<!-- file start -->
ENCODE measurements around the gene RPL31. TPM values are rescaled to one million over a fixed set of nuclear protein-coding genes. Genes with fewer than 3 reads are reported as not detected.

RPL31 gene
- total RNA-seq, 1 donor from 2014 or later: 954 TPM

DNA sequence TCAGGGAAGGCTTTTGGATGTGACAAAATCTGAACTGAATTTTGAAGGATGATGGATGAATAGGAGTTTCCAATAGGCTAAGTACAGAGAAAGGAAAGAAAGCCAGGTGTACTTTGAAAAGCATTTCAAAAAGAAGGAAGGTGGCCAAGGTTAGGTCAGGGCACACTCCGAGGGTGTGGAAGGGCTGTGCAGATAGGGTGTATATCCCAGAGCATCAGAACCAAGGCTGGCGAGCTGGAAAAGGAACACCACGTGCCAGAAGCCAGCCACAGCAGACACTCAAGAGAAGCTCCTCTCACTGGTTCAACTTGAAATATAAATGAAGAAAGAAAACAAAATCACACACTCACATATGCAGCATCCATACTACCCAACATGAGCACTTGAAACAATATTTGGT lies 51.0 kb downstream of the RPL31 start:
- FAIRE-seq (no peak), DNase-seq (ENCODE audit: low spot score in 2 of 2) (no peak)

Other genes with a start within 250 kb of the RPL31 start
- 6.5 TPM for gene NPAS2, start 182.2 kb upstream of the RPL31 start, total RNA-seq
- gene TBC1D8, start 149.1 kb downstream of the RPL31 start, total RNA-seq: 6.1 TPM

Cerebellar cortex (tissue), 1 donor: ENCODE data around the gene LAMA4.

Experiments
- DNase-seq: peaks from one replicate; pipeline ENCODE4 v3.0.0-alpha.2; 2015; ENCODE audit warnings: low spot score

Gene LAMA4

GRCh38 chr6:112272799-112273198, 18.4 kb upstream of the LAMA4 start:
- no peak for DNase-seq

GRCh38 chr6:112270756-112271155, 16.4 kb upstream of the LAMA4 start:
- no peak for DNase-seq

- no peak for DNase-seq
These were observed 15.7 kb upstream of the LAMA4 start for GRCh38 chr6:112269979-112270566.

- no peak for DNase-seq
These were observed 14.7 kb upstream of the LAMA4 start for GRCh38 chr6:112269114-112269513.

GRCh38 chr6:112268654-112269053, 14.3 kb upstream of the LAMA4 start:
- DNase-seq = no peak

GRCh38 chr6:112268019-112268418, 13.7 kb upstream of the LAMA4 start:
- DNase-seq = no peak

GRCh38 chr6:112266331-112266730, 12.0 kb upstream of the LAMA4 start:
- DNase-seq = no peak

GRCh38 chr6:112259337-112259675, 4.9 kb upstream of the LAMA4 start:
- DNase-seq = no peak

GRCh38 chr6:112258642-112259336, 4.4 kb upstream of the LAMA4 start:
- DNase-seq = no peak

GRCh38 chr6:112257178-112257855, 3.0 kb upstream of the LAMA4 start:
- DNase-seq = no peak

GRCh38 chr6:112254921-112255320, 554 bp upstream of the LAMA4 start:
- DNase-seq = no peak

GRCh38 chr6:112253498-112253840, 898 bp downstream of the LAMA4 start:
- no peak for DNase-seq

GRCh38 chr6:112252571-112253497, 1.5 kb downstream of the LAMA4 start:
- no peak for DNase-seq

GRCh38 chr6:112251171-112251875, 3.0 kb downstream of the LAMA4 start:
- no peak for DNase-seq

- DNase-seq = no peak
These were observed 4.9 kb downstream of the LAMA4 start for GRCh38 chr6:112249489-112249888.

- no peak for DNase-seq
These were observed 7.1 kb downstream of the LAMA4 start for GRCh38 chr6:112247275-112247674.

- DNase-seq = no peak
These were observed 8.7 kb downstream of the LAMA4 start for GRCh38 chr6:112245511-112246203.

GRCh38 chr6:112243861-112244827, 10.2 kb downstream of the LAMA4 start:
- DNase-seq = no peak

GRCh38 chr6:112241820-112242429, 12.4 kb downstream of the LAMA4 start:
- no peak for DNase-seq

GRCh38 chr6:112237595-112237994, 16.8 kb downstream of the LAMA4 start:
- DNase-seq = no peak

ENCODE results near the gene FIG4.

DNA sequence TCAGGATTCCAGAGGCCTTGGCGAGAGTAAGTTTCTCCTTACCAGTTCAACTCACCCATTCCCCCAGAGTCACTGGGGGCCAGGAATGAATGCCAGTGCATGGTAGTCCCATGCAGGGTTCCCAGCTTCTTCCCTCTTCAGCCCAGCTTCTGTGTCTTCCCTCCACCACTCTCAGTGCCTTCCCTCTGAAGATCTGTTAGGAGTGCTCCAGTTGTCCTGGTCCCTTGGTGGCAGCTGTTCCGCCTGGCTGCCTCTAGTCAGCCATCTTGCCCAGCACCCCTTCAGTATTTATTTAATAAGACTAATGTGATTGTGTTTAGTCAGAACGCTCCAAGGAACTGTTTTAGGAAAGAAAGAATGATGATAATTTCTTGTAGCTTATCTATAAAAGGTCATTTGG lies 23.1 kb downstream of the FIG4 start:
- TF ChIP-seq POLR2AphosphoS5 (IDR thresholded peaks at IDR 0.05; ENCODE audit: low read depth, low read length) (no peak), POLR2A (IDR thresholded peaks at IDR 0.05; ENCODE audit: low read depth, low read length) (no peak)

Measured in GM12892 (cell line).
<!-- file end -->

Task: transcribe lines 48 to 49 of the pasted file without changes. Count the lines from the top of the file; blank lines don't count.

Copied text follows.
- DNase-seq = no peak

GRCh38 chr6:112241820-112242429, 12.4 kb downstream of the LAMA4 start: